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Title: Plasmid vector stability in Streptomyces lividans fermentations
Author: Wrigley-Jones, Carys A.
Awarding Body: University of London
Current Institution: University College London (University of London)
Date of Award: 1991
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Plasmid instability is frequently cited as a common problem in both laboratory and pilot-scale fermentations of recombinant microorganisms. Streptomyces are increasingly being explored as hosts for the production of useful cloned gene products since they are already employed industrially for antibiotic production. A method was developed to facilitate the study of plasmid copy number and structural stability in Streptomyces lividans cultures. The protocol involves total deoxyribonucleic acid (DNA) extraction followed by gel electrophoresis and scanning densitometry. The protocol has been successfully applied to follow transient changes in plasmid copy number of the multi-copy Streptomyces vectors pIJ303 and pIJ702. The stability of the pIJ702-derived recombinant plasmids pMT605 and pMT608 was also studied to a lesser extent. Experiments were conducted using shake-flask cultures and 5L working volume stirred vessels. Plasmid vector stability was tested by varying medium composition, growth temperature and levels of dissloved oxygen tension. The effects, upon plasmid copy number of the drug novobiocin and simulated Inoculum development protocols were also examined. Also the effect of different enzyme induction strategies upon tyrosinase expression encoded by pIJ702 was investigated. In general, comparable plasmid copy numbers were obtained from both shaken cultures and 5L fermentations. A dramatic increase in plasmid copy number was measured during initial rapid growth followed by a decline during stationary phase. Maximum plasmid copy number was always obtained in early stationary phase. Under low dissolved oxygen tension or high temperature conditions, recombinant cultures retained plasmid molecules. The yield of DNA under such conditions was low, but plasmid copy number remained stable. The relative quantities of plasmid forms (topolsomers) was found to change at various stages during growth. Supercolled forms were often seen to Increase as the culture ages. No structural instability was detected. These host-vector systems were generally stable but copious acid production by the host was found to be undesirable.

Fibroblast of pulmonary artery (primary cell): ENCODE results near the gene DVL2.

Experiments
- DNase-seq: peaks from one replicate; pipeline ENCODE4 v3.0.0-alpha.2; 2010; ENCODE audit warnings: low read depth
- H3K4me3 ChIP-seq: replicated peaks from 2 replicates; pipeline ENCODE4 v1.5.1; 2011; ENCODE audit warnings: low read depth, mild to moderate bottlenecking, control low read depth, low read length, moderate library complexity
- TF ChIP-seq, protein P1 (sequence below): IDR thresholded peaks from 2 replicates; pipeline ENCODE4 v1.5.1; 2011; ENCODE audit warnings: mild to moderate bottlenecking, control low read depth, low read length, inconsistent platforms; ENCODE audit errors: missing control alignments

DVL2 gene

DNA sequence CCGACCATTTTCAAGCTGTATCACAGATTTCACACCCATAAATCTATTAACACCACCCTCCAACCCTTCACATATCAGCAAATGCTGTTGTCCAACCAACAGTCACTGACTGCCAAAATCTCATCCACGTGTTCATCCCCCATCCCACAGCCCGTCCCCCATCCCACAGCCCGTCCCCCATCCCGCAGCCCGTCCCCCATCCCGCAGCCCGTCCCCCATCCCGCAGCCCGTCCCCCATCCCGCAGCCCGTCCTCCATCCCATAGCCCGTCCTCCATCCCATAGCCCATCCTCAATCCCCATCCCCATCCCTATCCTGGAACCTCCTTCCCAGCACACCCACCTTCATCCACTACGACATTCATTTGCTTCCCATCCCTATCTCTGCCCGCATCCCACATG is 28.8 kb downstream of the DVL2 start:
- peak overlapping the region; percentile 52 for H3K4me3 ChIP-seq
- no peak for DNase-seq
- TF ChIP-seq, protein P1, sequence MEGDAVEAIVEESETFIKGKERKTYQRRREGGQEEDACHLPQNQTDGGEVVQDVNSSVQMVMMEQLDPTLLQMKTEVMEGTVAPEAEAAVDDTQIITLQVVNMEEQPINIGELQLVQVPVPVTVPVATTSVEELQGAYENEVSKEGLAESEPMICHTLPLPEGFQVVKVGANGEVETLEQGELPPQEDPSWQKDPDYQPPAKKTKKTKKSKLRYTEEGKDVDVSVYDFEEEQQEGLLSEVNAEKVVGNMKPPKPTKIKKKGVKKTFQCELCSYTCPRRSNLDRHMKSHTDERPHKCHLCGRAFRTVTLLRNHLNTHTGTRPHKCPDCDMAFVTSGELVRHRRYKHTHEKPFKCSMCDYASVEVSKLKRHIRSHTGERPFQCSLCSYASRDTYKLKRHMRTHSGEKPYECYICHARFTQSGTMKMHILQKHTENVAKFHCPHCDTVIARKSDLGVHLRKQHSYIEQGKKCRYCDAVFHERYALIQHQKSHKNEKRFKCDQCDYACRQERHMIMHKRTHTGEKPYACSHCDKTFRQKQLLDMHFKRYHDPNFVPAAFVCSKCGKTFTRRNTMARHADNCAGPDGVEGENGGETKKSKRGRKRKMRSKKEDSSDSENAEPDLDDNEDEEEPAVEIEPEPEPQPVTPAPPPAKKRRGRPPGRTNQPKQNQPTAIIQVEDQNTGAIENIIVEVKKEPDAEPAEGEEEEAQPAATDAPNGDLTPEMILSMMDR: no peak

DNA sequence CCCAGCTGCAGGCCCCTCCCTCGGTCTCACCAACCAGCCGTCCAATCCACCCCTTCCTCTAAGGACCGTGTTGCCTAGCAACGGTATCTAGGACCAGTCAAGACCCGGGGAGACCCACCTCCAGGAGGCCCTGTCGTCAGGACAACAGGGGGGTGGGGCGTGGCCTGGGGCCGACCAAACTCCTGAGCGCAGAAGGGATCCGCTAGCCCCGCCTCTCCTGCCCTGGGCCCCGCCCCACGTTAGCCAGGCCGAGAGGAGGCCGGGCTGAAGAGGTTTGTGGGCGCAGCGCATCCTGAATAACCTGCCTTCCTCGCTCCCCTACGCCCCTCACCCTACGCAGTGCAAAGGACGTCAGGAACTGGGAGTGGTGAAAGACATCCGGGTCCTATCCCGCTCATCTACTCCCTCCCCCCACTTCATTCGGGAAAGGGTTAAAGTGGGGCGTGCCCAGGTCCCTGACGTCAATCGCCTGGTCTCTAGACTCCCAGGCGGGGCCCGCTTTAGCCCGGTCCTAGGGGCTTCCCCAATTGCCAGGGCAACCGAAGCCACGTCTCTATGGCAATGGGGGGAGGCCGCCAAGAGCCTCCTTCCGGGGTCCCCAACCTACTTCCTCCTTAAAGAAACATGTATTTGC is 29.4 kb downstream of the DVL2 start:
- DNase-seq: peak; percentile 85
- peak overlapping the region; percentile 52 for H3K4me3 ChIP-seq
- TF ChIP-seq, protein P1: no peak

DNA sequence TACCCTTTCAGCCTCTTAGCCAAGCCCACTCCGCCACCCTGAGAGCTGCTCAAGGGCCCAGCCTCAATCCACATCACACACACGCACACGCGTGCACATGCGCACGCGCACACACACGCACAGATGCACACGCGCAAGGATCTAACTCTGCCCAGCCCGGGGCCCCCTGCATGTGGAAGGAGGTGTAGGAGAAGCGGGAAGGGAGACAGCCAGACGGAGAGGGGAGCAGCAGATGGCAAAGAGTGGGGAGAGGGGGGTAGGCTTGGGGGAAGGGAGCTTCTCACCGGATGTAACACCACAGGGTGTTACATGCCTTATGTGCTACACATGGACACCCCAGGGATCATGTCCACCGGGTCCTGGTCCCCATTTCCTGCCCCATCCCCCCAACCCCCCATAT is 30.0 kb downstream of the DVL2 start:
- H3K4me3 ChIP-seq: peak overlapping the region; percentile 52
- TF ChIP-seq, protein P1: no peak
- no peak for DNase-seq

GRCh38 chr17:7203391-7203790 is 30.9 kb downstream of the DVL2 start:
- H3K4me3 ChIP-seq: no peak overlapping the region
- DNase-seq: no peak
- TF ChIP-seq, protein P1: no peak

Supervisor: Not available Sponsor: Not available
Qualification Name: Thesis (Ph.D.) Qualification Level: Doctoral
EThOS ID:  DOI: Not available